King of the Lakes
Carol Lewis, ‘George Swan’
His children jostle by the banks
of Upper Lake and nod their thanks
for peas and cress, while Father scoots
around the lake and scares off coots
and moorhens, mallards, grown and chick,
with white wings arched; he paddles quick
to reach the centre, stops to rest
to wash his beak and neck and chest –
he plunges low to surface high,
erect of breast and wild of eye;
another pause, to sit and stare
then whoosh! to stretch through sunswept air,
each wing outstretched to feather tip,
the breezes beaten in his grip;
and last he grunts, with final shakes,
“I am the King of Pittville Lakes!”
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Published on The HyperTexts, Spotlight, September 2021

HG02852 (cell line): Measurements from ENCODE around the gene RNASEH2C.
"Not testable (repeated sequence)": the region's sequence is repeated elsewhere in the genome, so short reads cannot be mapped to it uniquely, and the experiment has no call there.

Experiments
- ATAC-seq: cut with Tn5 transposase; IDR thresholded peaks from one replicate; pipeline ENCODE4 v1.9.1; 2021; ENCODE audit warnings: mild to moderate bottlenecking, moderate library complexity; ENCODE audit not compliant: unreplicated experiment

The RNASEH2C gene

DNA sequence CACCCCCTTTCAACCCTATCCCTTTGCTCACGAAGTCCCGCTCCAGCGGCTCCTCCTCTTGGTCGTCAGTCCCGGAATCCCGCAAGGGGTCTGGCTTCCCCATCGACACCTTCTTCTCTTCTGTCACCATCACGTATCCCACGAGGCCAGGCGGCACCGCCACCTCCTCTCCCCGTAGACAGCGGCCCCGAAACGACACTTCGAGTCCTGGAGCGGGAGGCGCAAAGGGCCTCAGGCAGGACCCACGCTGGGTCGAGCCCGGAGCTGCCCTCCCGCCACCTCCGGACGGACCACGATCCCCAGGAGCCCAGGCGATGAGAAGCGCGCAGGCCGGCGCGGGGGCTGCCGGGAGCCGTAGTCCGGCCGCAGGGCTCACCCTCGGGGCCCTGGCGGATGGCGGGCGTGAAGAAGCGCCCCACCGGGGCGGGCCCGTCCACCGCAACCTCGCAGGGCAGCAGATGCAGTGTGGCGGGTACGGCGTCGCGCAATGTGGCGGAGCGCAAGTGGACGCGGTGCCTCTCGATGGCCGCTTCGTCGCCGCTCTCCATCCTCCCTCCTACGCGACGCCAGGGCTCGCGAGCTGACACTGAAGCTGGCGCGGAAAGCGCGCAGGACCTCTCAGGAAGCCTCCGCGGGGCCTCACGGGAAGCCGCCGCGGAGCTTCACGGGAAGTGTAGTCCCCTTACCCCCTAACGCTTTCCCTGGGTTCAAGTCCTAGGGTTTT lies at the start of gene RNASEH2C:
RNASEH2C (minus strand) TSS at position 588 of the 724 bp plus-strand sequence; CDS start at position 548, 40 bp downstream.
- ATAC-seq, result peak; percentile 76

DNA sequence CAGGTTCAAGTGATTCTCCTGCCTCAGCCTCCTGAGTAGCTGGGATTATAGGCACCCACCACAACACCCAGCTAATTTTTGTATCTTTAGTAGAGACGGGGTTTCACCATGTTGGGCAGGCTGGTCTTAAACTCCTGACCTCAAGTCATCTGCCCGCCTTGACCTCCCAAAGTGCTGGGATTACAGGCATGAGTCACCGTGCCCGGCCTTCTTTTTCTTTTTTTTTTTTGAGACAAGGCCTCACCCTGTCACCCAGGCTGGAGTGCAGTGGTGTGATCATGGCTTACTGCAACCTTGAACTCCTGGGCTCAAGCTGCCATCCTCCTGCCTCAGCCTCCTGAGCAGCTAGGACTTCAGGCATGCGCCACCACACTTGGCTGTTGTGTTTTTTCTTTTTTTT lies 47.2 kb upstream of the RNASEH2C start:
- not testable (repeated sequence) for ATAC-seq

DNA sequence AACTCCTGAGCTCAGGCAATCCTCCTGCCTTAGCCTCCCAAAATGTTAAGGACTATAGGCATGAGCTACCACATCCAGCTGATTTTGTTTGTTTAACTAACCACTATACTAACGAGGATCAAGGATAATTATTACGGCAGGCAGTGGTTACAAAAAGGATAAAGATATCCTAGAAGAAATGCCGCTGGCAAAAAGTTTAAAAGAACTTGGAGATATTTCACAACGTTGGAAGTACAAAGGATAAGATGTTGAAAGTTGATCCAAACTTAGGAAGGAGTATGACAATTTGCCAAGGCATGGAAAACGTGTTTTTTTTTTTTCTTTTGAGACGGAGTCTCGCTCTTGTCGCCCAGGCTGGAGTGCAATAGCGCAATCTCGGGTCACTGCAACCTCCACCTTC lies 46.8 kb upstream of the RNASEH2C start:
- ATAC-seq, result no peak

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This poem was a joy to write and I’m so happy that Mike Burch published it on THT, complete with Carol Lewis’s brilliant photo.
The Pittville Lakes mentioned in the poem are Upper Lake and Lower Lake, in Pittville Park, Cheltenham, Gloucestershire. I’ve lived just 15 minutes from the park since Christmas 2011. As I’m a regular visitor, I’ve come to know the resident wildlife very well over the past decade, and no species more so than the lovely mute swan family, made up of George the cob, Zelda the pen, and the charming cygnets they raise every year.
Sadly, Zelda died in June 2021. She re-fractured a femur and infection set in too fast for the wonderful workers at Vale Wildlife Hospital to save her. But George is doing a wonderful job of raising the cygnets by himself. The poem describes what was going on during a park visit in August. I was impressed, as I always have been, by George’s fierce care of his children and sheer magnificence. He really knows how to strike a pose!